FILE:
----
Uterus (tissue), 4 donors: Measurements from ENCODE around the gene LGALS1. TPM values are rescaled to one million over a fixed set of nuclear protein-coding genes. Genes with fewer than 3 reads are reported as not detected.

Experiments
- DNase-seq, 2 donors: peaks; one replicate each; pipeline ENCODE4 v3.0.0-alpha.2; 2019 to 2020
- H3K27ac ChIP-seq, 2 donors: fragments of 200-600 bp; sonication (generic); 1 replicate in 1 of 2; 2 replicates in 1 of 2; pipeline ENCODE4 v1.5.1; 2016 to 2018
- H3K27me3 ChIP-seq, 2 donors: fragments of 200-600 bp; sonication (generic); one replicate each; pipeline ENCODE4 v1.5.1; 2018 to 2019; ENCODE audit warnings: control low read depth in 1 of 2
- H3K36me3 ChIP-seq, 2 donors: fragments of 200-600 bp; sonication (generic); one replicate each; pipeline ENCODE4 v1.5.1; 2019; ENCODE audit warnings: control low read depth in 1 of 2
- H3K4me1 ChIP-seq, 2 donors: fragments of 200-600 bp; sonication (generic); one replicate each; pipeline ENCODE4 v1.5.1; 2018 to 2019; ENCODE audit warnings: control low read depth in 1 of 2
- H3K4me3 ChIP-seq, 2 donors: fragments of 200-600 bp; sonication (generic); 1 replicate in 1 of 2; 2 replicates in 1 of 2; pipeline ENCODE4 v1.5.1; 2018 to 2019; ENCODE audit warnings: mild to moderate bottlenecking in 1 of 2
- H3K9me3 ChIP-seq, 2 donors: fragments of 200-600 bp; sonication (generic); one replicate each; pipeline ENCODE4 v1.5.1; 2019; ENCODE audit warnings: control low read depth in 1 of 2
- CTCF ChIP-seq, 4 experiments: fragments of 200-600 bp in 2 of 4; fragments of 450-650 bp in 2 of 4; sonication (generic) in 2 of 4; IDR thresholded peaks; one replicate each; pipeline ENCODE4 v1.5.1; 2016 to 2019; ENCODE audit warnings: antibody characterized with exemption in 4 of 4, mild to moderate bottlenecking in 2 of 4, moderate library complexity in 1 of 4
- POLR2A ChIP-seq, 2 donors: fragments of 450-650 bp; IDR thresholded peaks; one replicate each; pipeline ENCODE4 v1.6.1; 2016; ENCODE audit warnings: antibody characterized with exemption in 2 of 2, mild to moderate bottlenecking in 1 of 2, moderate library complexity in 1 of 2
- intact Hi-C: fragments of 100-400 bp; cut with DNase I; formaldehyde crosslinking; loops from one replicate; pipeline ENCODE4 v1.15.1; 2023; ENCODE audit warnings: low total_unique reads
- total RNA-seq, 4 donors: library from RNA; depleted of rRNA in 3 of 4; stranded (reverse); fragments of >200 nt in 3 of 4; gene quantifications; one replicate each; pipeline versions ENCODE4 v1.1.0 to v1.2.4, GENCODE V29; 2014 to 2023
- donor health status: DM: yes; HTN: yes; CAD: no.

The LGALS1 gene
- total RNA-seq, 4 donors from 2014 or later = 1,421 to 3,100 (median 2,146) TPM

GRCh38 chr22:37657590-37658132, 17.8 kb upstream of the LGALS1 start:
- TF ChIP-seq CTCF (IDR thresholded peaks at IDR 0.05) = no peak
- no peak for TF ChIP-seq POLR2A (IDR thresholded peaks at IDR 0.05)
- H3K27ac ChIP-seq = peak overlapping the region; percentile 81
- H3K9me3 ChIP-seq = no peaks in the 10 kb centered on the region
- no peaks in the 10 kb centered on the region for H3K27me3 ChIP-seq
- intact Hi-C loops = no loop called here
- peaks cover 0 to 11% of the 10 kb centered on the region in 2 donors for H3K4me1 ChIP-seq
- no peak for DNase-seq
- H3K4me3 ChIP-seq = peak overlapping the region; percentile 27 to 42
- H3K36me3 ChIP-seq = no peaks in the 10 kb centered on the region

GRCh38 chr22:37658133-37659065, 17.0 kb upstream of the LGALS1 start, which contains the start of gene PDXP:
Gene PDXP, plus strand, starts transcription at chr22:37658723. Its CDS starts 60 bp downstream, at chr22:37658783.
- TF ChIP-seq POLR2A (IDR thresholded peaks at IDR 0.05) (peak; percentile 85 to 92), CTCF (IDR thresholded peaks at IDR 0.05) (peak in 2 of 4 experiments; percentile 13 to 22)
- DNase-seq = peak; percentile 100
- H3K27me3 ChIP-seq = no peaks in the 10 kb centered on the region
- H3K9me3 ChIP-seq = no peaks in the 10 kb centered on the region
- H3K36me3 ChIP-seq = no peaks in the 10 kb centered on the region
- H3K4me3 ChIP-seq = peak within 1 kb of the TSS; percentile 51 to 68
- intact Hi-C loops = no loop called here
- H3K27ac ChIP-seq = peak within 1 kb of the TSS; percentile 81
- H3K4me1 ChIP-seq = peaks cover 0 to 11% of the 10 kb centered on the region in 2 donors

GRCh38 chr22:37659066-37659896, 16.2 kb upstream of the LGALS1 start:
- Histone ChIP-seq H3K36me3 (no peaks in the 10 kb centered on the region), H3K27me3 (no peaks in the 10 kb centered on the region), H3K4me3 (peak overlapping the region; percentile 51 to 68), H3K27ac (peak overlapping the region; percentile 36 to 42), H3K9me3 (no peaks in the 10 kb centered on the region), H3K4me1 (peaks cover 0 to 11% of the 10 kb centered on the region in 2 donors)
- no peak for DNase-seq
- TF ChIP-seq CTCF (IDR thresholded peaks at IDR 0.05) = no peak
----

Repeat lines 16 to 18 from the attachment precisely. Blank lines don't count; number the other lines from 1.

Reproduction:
- total RNA-seq, 4 donors from 2014 or later = 1,421 to 3,100 (median 2,146) TPM

GRCh38 chr22:37657590-37658132, 17.8 kb upstream of the LGALS1 start:
- TF ChIP-seq CTCF (IDR thresholded peaks at IDR 0.05) = no peak